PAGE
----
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Your search has returned 28 articles:
  • Reviews & Previews

    Invasive species are a growing global threat

    The Aliens Among UsLeslie AnthonyYale Univ. Press, $30

    Remote Bouvet Island, a tiny, glacier-smothered landmass in the South Atlantic rimmed by 500-meter-tall cliffs, has a notable distinction: It’s the only known spot on Earth, scientists say, that has zero invasive species. Every other place, and every person, on the planet is at least indirectly affected by one or more...

    11/05/2017 - 07:00 Ecology, Animals, Plants
  • Science Visualized

    See a new mosaic of images of comet 67P from the Rosetta mission

    A year after the Rosetta spacecraft’s rendezvous with comet 67P/Churyumov-Gerasimenko came to an end, the views are still stunning. This montage, released in September by the European Space Agency, includes 210 of the thousands of images taken by Rosetta and the Philae lander and recaps the daring mission to explore the space rock. The images are arranged chronologically (starting at the top...

    11/03/2017 - 07:00 Planetary Science, Astronomy
  • Ants were among the world’s first farmers

    Fungus farmers

    Finding the chemical basis for the close association between the Attine ants, inhabiting an area extending from Argentina to the southern United States, and the fungus they culture is the aim of research … by Prof. Michael M. Martin of the University of Michigan. Although many animals feed on fungi, the culturing of fungus by the Attine ants is the only known example...

    11/02/2017 - 11:00 Animals, Evolution
  • Editor's Note

    Great praise for categories, and seeing beyond them

    Classification is inevitable. It’s a widespread human tendency and a bedrock of scientific study. From rocks to stars to the stinkbug buzzing against my window, from parts of speech to diseases to the fundamental forces of nature, if an object or phenomenon can be described, it will be grouped with others like it and distinguished from those that differ.

    One of the best-known...

    11/01/2017 - 12:13 Animals, Evolution, Science & Society
  • Letters to the Editor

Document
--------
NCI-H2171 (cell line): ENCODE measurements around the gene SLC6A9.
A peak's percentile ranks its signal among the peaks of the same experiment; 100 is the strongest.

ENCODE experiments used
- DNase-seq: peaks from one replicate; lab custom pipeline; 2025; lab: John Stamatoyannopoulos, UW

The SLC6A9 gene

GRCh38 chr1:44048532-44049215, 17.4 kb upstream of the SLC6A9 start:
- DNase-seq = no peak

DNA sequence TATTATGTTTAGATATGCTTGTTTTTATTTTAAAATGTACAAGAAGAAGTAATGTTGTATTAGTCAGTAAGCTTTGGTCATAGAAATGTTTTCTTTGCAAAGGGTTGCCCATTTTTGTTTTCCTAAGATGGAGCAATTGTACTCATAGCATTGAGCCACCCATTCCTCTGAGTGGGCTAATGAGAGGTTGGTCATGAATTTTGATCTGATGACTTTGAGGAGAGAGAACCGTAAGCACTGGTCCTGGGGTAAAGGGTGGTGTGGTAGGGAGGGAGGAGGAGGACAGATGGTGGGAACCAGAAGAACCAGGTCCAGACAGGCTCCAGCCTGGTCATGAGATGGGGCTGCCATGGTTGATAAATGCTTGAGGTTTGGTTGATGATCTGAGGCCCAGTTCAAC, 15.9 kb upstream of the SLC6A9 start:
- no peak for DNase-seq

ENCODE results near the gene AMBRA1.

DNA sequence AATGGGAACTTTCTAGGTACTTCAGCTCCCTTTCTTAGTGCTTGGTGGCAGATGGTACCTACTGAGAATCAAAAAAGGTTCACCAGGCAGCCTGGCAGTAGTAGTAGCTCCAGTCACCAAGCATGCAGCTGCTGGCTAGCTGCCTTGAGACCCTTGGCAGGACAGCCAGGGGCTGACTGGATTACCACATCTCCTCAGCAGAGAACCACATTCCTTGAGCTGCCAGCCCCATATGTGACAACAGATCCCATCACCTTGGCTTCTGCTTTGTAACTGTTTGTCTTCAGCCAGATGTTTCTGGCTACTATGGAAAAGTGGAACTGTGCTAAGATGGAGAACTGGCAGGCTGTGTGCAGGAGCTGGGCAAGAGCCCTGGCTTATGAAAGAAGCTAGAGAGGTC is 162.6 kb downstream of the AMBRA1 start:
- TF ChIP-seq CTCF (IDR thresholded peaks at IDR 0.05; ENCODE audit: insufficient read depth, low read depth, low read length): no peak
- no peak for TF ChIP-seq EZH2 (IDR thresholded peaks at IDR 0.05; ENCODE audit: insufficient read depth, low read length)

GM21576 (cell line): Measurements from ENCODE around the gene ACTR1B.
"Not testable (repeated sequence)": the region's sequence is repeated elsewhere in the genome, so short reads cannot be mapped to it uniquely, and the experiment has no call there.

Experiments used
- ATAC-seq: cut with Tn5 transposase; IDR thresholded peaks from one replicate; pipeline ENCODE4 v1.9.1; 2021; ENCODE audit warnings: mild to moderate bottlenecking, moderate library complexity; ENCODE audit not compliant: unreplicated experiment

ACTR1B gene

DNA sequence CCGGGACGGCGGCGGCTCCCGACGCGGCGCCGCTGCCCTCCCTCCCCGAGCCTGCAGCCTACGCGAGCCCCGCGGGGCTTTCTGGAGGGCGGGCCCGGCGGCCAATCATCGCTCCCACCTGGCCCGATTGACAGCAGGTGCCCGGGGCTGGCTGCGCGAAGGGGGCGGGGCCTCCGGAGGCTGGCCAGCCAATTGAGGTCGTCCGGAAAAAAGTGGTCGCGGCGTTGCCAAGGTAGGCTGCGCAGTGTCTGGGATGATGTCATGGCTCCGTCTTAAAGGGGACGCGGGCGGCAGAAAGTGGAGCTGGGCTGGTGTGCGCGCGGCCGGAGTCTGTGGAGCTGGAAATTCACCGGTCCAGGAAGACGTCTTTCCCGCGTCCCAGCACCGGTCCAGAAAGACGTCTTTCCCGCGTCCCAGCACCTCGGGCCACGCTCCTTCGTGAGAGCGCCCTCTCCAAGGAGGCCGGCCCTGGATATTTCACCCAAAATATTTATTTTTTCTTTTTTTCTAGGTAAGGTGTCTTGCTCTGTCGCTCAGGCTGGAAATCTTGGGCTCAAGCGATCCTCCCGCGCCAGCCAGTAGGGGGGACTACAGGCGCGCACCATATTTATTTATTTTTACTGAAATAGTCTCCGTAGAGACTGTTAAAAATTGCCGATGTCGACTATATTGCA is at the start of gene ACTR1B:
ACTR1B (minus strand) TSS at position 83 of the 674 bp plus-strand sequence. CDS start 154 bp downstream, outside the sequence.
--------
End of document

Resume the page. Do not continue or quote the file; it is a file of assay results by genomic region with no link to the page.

Readers intrigued by ancient animals’ bones

    Gut feelings

    Tests in mice show that microbes in the gut may tamper with the production of tiny molecules in brain regions known to help control anxiety, Maria Temming reported in “How gut bacteria may affect anxiety” (SN: 9/30/17, p. 12).

    Online reader Amanda wondered what has more influence: gut bacteria on anxiety, or anxiety on the bacterial makeup of the gut. If bacteria have...

    11/01/2017 - 12:11 Health, Evolution, Animals
  • Essay

    Defining ‘species’ is a fuzzy art

    The funniest thing I’ve ever said to any botanist was, “What is a species?” Well, it certainly got the most spontaneous laugh. I don’t think Barbara Ertter, who doesn’t remember the long-ago moment, was being mean. Her laugh was more of a “where do I even start” response to an almost impossible question.

    At first glance, “species” is a basic vocabulary word schoolchildren can ace on a...

    11/01/2017 - 09:00 Evolution, Conservation
  • Soapbox

    Trauma surgeon studies gun violence stats — and was one

    Joseph Sakran knows more about the horrific impact of firearm-related injuries than the average trauma surgeon. A bullet nearly killed him 23 years ago. He was 17. At his high school’s season-opening football game, a fight broke out and someone fired into the crowd.

    “A .38-caliber bullet ripped through my throat and ended up in my shoulder,” he says. He had multiple surgeries and spent...

    10/31/2017 - 12:00 Science & Society
  • Feature

    Hybrids reveal the barriers to successful mating between species

    It’s a tale as old as wine. Two organisms meet over a barrel of alcohol and decide to mate.

    Geneticist Maitreya Dunham didn’t see it happen. But she has molecular evidence that two yeast species produced a hybrid in an old warehouse turned microbrewery. The two species had grown apart, evolutionarily speaking, about 10 million to 20 million years ago, Dunham, of the University of...

    10/31/2017 - 10:00 Evolution, Molecular Evolution, Animals
  • Reviews & Previews

    Here’s the real story on jellyfish taking over the world

    SpinelessJuli BerwaldRiverhead Books, $27

    Jellyfish have gotten a bad rap. In recent years, concerns about rising jellyfish populations in some parts of the world have mushroomed into headlines like “Meet your new jellyfish overlords.” These floating menaces are taking over the world’s oceans thanks to climate change and ocean acidification, the thinking goes, and soon waters...

    10/30/2017 - 12:18 Animals, Ecology, Oceans
  • News

    Zika hasn’t been in the news much, but that doesn’t mean it’s gone

    Less than a year after the World Health Organization declared Zika is no longer a public health emergency, the virus seems to have fallen from public consciousness, at least outside of heavily affected areas. The mosquito-borne virus staged a massive assault on the Western Hemisphere in 2015 and 2016 (SN: 12/24/16, p. 19), but this year, Zika appears to be in retreat.

    ...
    10/30/2017 - 07:00 Health, Biomedicine